As guys who see a lot of bikes, there’s nothing more intriguing than a build that seems to be hard to pigeonhole. Now that’s not to say that a classic café racer doesn’t whet our whistles, but there’s something about a mix of styles or fresh ideas that make you look twice. Needless to say, the bike you see here a.k.a. the latest build from France’s amusingly named Ed Turner Motorcycles just so happens to be one of them. Built by and for ‘Head Ed’ Karl Renoult, it’s a Honda that looks like the result of a one night stand between a café racer and a supermoto in a 1970s amusement park. And in our books, that can only be a good thing.


Karl’s ethos is simple. He tells us that the one thing he aims for when creating a bike is to come up with something that’s uncompromising; something that won’t leave anyone indifferent or bored. “It’s with this concept in mind that I design my bikes. I also make sure that each motorcycle contains a decent serving of good ol’ 70s & 80s Americana; I always take a lot of inspiration from the auto culture of this period.”


Like many other builders, Karl takes a lot from the look of the engines, often allowing their form to dictate the rest of the build. “From the moment the first frame tubes are bent and positioned around the engine, the machine itself starts to take part in the decisions and lets me know what is expected. You can’t force these things. There is no ‘one size fits all’ approach. The bike knows what is good for her.”


The project began with Karl wanting a bike for himself. Something that not only pushed all his own buttons, but that would also serve as the best possible calling card for the business. And the choice of a total rebuild was an easy one to make, as Karl mentions that the donor bike was “a total slaughter. It really had been made a martyr to the custom gods.”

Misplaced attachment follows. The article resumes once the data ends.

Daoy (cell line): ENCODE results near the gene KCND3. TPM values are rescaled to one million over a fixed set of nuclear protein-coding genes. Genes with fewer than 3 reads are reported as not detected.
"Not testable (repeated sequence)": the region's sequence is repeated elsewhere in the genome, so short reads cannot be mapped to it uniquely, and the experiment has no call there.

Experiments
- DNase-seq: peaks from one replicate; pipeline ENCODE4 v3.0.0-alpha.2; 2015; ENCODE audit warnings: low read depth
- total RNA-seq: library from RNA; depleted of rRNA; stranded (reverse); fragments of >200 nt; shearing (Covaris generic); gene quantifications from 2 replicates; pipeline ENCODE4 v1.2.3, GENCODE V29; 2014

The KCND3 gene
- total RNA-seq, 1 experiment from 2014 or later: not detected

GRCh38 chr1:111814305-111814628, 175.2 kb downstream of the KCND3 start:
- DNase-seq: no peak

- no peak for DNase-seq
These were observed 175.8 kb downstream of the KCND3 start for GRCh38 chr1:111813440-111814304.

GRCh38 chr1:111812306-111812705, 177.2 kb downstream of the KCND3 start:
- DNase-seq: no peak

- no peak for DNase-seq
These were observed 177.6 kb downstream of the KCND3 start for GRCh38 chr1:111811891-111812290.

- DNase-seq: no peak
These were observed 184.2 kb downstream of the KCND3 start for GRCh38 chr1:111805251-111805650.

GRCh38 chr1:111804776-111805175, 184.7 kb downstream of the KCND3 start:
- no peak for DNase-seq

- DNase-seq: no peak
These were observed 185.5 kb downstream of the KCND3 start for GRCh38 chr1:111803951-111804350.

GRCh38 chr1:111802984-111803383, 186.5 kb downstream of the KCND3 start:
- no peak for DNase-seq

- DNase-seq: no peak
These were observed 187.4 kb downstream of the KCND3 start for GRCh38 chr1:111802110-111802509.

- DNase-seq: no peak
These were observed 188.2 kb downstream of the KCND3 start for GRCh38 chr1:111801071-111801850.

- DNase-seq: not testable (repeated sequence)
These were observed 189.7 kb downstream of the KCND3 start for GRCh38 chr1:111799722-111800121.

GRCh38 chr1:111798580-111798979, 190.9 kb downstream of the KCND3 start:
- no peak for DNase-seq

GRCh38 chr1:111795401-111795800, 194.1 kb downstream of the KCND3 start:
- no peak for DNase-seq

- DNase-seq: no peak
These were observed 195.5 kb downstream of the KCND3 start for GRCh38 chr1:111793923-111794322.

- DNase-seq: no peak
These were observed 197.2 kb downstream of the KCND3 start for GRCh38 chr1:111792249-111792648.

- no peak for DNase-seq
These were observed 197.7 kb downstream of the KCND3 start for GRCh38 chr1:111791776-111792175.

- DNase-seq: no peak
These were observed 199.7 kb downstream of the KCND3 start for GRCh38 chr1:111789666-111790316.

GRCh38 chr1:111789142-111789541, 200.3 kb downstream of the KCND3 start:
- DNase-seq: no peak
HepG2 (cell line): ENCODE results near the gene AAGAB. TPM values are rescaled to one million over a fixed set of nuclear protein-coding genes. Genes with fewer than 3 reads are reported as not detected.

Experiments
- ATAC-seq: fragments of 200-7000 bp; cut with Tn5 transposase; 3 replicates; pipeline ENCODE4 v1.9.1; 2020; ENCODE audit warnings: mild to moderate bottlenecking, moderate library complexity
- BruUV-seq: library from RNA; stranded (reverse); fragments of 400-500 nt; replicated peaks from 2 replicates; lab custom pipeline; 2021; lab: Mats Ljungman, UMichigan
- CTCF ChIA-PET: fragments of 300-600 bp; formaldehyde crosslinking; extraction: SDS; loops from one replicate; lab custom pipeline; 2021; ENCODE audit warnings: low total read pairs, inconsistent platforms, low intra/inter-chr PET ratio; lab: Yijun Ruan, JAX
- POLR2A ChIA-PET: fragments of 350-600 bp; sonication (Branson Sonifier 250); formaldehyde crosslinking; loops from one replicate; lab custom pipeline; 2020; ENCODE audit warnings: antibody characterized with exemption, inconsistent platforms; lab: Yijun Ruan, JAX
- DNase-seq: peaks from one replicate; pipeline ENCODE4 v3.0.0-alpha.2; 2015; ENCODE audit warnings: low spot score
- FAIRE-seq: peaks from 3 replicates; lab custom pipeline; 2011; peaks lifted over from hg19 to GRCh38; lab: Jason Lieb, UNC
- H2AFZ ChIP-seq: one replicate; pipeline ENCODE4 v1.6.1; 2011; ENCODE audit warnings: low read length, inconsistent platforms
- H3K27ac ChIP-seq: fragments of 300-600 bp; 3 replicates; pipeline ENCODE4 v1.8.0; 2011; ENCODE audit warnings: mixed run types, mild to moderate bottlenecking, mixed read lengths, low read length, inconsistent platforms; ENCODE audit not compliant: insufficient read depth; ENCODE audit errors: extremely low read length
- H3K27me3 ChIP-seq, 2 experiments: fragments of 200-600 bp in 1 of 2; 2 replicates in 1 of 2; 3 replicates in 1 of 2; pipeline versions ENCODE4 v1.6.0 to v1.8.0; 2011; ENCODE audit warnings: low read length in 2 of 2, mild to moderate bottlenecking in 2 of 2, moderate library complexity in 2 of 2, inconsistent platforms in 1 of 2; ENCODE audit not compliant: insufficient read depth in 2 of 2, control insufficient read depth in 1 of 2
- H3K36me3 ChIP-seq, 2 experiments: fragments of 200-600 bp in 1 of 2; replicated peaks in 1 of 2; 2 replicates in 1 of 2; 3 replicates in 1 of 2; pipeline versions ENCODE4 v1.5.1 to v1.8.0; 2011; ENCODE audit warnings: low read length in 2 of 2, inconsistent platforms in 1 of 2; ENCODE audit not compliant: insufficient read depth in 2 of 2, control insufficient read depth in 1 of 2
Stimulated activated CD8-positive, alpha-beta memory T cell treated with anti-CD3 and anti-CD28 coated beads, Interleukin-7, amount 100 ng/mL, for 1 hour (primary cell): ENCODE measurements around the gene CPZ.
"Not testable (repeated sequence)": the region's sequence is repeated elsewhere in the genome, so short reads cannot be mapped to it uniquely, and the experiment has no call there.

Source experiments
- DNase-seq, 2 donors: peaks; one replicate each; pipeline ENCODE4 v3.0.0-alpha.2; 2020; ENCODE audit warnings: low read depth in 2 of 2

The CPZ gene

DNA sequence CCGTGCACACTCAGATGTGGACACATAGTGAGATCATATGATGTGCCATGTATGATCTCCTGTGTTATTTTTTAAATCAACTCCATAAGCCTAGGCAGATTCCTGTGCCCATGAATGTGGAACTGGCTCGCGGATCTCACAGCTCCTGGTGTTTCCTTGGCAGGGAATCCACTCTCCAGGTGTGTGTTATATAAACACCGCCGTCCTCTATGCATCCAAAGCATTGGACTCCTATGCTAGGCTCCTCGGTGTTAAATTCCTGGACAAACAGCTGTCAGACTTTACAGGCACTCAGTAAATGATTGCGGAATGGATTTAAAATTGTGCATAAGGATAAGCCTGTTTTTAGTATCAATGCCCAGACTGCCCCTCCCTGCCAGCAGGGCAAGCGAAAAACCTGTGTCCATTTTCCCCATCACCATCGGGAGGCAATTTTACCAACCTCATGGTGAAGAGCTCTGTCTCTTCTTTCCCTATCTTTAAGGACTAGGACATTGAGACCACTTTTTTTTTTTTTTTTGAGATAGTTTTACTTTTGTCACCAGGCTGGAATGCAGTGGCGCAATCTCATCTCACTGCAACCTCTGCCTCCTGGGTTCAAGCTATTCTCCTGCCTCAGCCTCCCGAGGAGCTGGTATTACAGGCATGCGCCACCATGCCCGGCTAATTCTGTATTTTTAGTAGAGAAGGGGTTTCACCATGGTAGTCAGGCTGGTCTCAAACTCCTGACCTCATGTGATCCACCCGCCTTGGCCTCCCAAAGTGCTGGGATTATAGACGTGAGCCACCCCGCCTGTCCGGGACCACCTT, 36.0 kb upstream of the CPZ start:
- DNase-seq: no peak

Note the big red start/stop button

Alignment turned out to be the hardest part of the build, as this was Karl’s first bespoke frame and swing arm build. But he got there in the end and once everything was pointing in the same direction, he equipped the bike with a polished CBR fork and 17” supermoto wheels. Then the engine was mounted and the whole thing was crowned by part of an old floor polisher as a means of covering the coil. Wiring was then redone to ensure it was hidden from sight.


Karl also took on the task of painting the bike. Not one to hand over the reigns when the going gets tough, he managed to apply all the paint including the metallic sparkles with his own hand, only stopping when he realised that the powder coated frame would need the help of an electrostatic discharge gun or two and some damn big ovens.

How often do you see a motor that deserves its own photo?

The bike was finished with some Dunlop Sportmax shoes, an old car headlight, Nissin stoppers, a modified tank, velocity stacks on Edelbrock carbs and some stainless pipes. The first test ride proved interesting, too. “The sensation on the bike is somewhere between a café racer and a supermotard. Surprisingly, the little engine is really quite nasty, as it’s breathing freely.”


If you like what you see, be sure and check out Karl’s two other genre-defying builds at the Ed Turner Motorcycles website here.